Serves 8-10 people (or more?)
Pibil Ingredients :
7.5 -8 lbs. bone-in pork butt/shoulder
3 tsp annato/achiote seeds
4 tsp dried Mexican oregano
4 tsp black peppercorns
1 tsp cumin seeds (I ran out of cumin seeds, used 1 tsp cumin powder)
1 stick canela/ cinnamon, 2 1/2 ” long (break up into pieces with fingers to help grinder along)
1/2 tsp cloves
3/4 C (+ or -) freshly squeezed lime juice
1/2 C (+ or -) freshly squeezed orange juice
10 garlic cloves, roughly chopped
4 tsp kosher salt
2 long pieces of frozen banana leaves, thawed (roughly 2 ft each)
1/4 Cup water (to add to slow-cooker later)
1. In a spice/coffee grinder, add cumin, oregano, peppercorn, cloves, canela/cinnamon stick, grind until fine & powdery (as fine as possible). Pour powdery mix into a bowl.
2. Add annato/achiote seeds into grinder. Grind until fine and powdery. Pour grinded annato/achiote mix into the same bowl with the other spice mix. Add salt.
3. In a blender, add lime/orange juice, spice mix, and garlic. Blend until very smooth. Once blended, our blender yielded 1.5 cups of marinade.
Prepare Pork Butt:
1. Place bone-in pork butt in a large bowl or container. Using a sharp knife, pierce a few cuts into deepest part of the meat.
2. Pour marinade over meat. With clean hands (gloves helps here), evenly massage marinade into meat, ensuring all nooks and crannies are covered. Set aside.
Prepare the Slow cooker:
1. Line banana leaves in the slow cooker. Lay first piece horizontally at the bottom of slow cooker. Lay second piece vertically. Gently pressing down the leaves to the bottom to make room for the pork butt.
2. Add pork butt inside slow cooker with all the marinade liquid atop banana leaves. Pour 1/4 Cup of water along the sides of the meat. Like a present, fold over the banana leaves, tucking in the pieces firmly.
3. Place lid over slow cooker. Set on HIGH for first 2.5 hours. Then reduced to LOW for 2 hours (give or take another 30-45 minutes) for added insurance. LOL. After 5 + hours, check meat for tenderness. Tenderness is confirmed when meat has shrunken, with bone exposed, and falls apart easily with a fork. Occasionally, drizzle some of the braising liquid over the meat.
4. Skim off excess fat from surface. Ladle about a 2-2.5 cups of the braising liquid into a small saucepan. Bring to a boil and reduce to about 1.5 Cups. When ready to serve, use two forks to shred enough of the meat intended for that meal (unless serving the entire pork butt in one sitting). Pour the reduced liquid over shredded meat and mix evenly. This ensures added moistness to the meat.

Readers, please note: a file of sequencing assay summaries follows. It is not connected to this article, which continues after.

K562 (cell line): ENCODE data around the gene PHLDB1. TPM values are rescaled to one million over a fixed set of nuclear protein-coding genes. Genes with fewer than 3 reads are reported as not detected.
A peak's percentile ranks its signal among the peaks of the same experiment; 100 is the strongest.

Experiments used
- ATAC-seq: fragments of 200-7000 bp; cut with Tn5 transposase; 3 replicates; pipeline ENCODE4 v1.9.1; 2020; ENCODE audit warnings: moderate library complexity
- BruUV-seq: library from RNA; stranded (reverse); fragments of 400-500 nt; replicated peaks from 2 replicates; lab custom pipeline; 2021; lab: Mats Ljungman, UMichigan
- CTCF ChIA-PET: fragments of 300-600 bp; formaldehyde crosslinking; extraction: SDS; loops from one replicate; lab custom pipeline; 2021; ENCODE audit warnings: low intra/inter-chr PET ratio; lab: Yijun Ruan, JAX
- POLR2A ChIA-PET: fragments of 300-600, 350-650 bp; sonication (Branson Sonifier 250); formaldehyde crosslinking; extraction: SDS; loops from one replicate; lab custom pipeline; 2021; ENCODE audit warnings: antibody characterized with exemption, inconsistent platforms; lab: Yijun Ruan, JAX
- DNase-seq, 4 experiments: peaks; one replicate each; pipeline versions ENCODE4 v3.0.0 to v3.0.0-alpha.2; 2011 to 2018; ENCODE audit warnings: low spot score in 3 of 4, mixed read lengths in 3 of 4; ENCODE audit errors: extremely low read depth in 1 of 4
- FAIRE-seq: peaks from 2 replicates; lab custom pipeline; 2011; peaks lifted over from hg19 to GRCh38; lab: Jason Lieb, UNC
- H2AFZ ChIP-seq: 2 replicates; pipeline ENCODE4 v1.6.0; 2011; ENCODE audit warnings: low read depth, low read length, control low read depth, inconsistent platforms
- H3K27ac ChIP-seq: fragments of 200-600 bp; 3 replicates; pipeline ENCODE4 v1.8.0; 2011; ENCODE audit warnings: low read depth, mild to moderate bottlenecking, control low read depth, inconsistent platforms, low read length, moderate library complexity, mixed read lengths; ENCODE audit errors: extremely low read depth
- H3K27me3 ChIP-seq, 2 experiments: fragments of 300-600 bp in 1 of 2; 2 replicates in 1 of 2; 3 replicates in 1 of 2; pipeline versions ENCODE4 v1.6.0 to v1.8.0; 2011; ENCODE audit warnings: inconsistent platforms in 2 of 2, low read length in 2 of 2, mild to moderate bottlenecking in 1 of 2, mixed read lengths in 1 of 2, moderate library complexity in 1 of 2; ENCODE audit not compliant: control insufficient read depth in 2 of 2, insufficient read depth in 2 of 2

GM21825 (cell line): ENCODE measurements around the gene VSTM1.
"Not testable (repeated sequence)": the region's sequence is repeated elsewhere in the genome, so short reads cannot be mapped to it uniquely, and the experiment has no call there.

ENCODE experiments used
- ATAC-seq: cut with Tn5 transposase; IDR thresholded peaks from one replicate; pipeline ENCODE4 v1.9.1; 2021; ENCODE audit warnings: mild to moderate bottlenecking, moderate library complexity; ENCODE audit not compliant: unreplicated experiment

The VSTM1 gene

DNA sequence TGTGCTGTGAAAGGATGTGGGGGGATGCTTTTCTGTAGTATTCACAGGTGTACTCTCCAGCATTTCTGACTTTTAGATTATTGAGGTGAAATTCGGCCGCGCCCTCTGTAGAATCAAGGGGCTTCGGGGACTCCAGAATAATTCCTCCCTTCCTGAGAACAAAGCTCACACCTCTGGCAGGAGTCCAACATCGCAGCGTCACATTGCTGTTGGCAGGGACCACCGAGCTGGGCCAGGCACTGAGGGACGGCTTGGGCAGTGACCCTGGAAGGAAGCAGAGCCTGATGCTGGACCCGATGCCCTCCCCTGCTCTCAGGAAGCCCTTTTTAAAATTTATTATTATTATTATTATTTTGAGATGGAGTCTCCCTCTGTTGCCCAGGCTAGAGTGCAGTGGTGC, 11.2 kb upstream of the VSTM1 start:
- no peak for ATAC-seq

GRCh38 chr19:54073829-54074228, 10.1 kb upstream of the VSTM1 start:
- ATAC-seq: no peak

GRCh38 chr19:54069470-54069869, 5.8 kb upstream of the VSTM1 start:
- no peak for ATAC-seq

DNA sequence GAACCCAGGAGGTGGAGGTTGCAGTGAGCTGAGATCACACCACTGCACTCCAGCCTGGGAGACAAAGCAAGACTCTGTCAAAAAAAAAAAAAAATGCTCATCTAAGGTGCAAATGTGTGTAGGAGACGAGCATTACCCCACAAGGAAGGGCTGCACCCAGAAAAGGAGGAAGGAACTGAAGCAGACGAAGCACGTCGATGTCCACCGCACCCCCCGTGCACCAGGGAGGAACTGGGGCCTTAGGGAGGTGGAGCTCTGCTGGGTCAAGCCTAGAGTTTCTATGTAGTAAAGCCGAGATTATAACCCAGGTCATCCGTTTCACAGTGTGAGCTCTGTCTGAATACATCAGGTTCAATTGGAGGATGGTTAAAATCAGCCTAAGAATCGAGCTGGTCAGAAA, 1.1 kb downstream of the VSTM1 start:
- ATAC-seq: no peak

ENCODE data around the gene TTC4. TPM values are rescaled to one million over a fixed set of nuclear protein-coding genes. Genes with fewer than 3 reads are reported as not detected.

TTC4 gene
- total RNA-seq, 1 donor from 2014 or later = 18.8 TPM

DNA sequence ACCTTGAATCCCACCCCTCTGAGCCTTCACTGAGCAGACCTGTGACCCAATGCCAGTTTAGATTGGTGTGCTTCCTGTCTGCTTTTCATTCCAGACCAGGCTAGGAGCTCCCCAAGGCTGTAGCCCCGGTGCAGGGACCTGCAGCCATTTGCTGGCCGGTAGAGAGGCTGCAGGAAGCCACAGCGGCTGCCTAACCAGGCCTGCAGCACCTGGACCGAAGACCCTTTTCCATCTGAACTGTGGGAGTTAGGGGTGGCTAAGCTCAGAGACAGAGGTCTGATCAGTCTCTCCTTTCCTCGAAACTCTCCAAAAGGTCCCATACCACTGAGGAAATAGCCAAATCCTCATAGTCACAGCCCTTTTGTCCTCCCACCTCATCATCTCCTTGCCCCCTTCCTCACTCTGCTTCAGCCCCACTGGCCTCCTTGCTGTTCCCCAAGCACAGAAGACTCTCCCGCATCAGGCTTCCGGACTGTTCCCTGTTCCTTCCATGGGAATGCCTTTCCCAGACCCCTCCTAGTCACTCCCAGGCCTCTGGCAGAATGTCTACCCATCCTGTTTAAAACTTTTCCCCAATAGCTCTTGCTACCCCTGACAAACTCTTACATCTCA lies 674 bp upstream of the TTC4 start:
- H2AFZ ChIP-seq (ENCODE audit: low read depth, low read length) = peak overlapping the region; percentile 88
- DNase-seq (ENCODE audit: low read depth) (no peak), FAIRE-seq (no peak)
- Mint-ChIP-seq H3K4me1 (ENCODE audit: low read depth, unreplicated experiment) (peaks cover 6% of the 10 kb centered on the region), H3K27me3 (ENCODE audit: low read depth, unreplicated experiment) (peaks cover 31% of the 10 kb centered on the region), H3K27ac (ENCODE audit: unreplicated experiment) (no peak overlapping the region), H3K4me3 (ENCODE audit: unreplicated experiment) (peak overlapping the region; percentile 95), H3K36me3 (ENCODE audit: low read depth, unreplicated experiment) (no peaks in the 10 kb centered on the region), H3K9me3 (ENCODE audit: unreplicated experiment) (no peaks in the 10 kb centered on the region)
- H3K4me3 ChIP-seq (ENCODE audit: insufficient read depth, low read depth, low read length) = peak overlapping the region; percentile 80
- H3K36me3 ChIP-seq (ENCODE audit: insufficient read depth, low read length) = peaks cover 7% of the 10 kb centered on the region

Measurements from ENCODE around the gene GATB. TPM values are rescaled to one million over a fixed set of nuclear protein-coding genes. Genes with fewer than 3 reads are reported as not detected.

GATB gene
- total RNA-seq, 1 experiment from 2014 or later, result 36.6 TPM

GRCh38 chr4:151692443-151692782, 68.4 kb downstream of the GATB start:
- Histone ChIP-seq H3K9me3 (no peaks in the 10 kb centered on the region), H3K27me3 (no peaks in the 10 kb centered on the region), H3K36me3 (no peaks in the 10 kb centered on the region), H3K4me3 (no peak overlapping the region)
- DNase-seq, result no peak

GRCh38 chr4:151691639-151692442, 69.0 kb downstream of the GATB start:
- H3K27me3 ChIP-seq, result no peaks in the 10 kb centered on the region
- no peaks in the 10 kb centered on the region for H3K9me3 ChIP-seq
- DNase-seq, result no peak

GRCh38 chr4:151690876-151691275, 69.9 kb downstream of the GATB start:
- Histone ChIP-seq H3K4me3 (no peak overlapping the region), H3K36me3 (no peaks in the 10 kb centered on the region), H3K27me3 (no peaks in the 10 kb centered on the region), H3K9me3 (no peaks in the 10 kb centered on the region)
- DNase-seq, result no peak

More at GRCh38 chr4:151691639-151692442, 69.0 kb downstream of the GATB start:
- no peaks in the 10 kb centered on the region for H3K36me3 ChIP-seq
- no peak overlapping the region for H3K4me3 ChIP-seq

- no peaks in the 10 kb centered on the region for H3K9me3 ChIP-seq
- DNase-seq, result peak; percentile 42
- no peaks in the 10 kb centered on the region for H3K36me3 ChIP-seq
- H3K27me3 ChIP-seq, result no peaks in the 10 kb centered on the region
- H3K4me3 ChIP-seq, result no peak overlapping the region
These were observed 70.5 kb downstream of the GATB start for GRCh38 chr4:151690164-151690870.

Putting it all together:
1. On a serving tray, we had a bowl of chopped avocado sprinkled with fresh coriander/cilantro, pickled red onions marinaded with lime/orange juice and thai chiles, fresh limes (for those wanting to squeeze a little atop their pibil tacos), and more cilantro/coriander sprigs.
2. Warm corn/flour tortillas ready to go.
3. A couple of salsas of choice: we had roasted tomatillos and spicy habanero. We bought salsas from a local mom & pop Mexican market that cranks out quality, fresh, homemade salsas daily. This spared us a step; more time to chow down.
Pickled Red Onions Ingredients:
2 small or 1 large red onions
1/4 Cup freshly squeezed lime juice
1-2 Tbsp freshly squeezed orange juice (optional)
1/4 tsp kosher salt
1/4 tsp granulated sugar
4-5 fresh Thai chiles (optional)
1. Slice red onions into paper-thin rings. Rinse cut onions under running water for 10-15 seconds and drained well.
2. Place onions into small bowl. Add lime and orange juices, kosher salt, sugar, and Thai chiles. Use a knife to poke a few holes into each chile pod to release some heat.
3. Mix well. Set aside to marinate. Occasionally, give the onions a toss. Serve with Pibil when ready.